You would not believe the sheer amount of shit that comes out of my suitcase. The TSA guy at the airport didn’t believe it either. (TSA = Transportation Security Administration)
I’m not talking about obvious travelware such as clothes, a meditation bench, a yoga mat, and a library. I’m talking about the bottom layer of small items in my suitcase that live there year round. I don’t always need all of it, but I always need some of it, and when I need it, I got to have it.
Kay and I were on our way home from a vacation in the far east (South Carolina) when my small rollerboard suitcase containing an astonishing volume and variety of materials – but without any unsightly bulges – went through the scanner. The scanner person called over a couple more scanner persons for a community screen gawk. I’d seen those looks of perplexity before. “He’s one of those,” they were thinking. Either that or they were just admiring my packing job.
The TSA man walked toward me carrying my suitcase. “Is this your bag?”
“Gather your other belongings and meet me at that table over there. I’m going to need to have a look in this bag.”
Over at the table, I sat in the chair next to the table and I was told quite plainly by the TSA man to keep my hands to myself. Behind him was a TSA gal, a little off to the side, watching everything intently. I thought she might be teaching or learning.
He unzipped the lid of my suitcase and opened it up. There on top sat a piece of lumber with two other pieces of lumber hinged to it. He moved my meditation bench onto the table. Then he dug his hand to the bottom of the suitcase and went fishing around under my clothes in my precious layer of assorted crap. He came out holding a shiny metal cylinder about the size of a finger. It was my guitar slide. It’s the kind of thing you either know what it is immediately, or you have no clue and never will. He had no clue. He looked at me with one of his eyebrows. I knew if I were to demonstrate my slide in action, using an air-guitar, it would look like I was giving him the finger, except with my pinky finger. I decided to keep my hands and my music to myself.
He went in again. This time he came out with a small metal flashlight. He sat it off to the side with the slide. In again, out again, this time with a smaller flashlight on a metal latch that works great for belt-loop transport.
In, out. A pack of guitar strings.
Then a teacup.
And a deck of cards.
And a dealer button of course.
Next up, a guitar capo. This is a small metal contraption that comes in several different designs, all of which bear no resemblance to each other, and none of which bear any resemblance to anything else on earth. The TSA man held the capo, looked at it, and shook his head. Kay and I secretly chortled at each other.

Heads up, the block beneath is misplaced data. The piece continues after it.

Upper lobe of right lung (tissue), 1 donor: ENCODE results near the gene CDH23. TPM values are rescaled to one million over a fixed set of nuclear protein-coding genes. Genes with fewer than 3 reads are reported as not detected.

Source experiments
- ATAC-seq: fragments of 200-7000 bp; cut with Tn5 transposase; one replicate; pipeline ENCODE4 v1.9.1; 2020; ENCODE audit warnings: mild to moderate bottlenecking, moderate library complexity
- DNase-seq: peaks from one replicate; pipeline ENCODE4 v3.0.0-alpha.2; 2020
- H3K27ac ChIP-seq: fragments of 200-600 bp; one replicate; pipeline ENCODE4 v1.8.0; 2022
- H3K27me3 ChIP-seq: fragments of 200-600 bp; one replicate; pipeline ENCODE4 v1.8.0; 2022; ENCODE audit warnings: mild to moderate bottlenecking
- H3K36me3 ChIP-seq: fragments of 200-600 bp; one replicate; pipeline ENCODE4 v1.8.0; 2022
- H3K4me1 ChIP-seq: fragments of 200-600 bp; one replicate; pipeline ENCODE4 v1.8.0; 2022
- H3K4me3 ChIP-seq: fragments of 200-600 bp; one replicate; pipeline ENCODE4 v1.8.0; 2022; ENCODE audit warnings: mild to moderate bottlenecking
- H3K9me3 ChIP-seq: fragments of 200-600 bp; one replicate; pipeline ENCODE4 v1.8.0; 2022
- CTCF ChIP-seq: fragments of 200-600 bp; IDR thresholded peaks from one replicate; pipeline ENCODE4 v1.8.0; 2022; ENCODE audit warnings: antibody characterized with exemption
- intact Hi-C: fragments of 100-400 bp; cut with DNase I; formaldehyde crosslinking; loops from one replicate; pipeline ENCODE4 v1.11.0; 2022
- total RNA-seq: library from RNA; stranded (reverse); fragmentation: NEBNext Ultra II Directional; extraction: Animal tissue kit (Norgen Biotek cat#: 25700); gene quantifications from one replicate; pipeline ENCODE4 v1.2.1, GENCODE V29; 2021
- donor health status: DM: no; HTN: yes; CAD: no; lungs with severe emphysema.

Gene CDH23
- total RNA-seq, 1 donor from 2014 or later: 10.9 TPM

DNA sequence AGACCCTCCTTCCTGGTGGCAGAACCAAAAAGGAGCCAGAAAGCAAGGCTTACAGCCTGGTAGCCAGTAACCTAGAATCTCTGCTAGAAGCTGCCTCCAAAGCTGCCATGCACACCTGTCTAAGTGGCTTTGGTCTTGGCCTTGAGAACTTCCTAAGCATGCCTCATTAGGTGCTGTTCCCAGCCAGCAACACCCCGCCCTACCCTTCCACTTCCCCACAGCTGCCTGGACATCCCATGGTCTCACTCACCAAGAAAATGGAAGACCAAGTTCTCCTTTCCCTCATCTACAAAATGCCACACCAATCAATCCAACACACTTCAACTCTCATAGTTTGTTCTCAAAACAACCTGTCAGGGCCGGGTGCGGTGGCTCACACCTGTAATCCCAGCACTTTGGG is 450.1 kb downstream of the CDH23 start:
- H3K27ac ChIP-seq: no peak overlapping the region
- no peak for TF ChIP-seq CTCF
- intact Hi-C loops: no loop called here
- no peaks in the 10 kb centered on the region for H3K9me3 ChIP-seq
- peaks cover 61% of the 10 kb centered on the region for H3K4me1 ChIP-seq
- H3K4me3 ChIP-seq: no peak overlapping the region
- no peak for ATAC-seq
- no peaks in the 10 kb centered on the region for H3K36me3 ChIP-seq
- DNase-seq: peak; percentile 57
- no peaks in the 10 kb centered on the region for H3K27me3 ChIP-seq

Next up, a candlestick.
By now the TSA man had moved through the unsurprisable phase, to amused. But of course he was obligated to at least act like he was trying not to show it.
The bench along with all the other extracted items were sitting on the table, next to my suitcase. The man zipped my suitcase shut and lifted it up, taking care to keep it flat which I appreciated given the traumatized condition of the contents. He said he was going to run my suitcase through the scanner again. Which he did.
When he returned to the table with my bag, he looked liked someone carrying bad news that he wished he didn’t. Kay and I noted later that despite our moment of happiness with the TSA man, he was not enjoying this. It must be a very hard job, to poke around in other people’s stuff, while they look on, anxious about being late for a flight, or about having their privacy impaled, in addition to whatever other stressors flyers pack in their mental luggage. In my chair next to the table I was definitely sitting in a place of frequent high anxiety. And this guy has to tell people to sit here.
He sat my suitcase on the table where it had been before. The watcher woman took her position. The TSA man unzipped the top. He opened it up. His hands approached the contents.
I said, “Is there something I could help you find?”
He said, “Yes. Do you have some kind of large cylinder in here?”
This question excited me, since I knew the answer.
“Yes! It’s under the yoga mat, over in the corner, behind the iPod speakers.”
The TSA man reached into my suitcase as instructed and triumphantly brought forth a white plastic Safeway bag that had a 6” x 4” cylindrical 8.8 oz. Illy coffee can in it.
Aha! The microfilm must surely be inside!
He shook the can and he heard something that wasn’t coffee. “That’s a scooper,” I said. “And the coffee can is in the plastic bag because the threads on the lid are somewhat stripped so please be careful. And it’s not really Illy coffee inside there. It’s Peets, Italian roast.”
Kay gave me the “Stop talking now” look. Then she gave the TSA guy the old “Let’s get this show on the road” look, which he didn’t see, but he obeyed. Miraculously, he was able to get all my stuff back in my suitcase while only adding two inches to the thickness. And off we went, from sea to shining sea, welcomed home by these: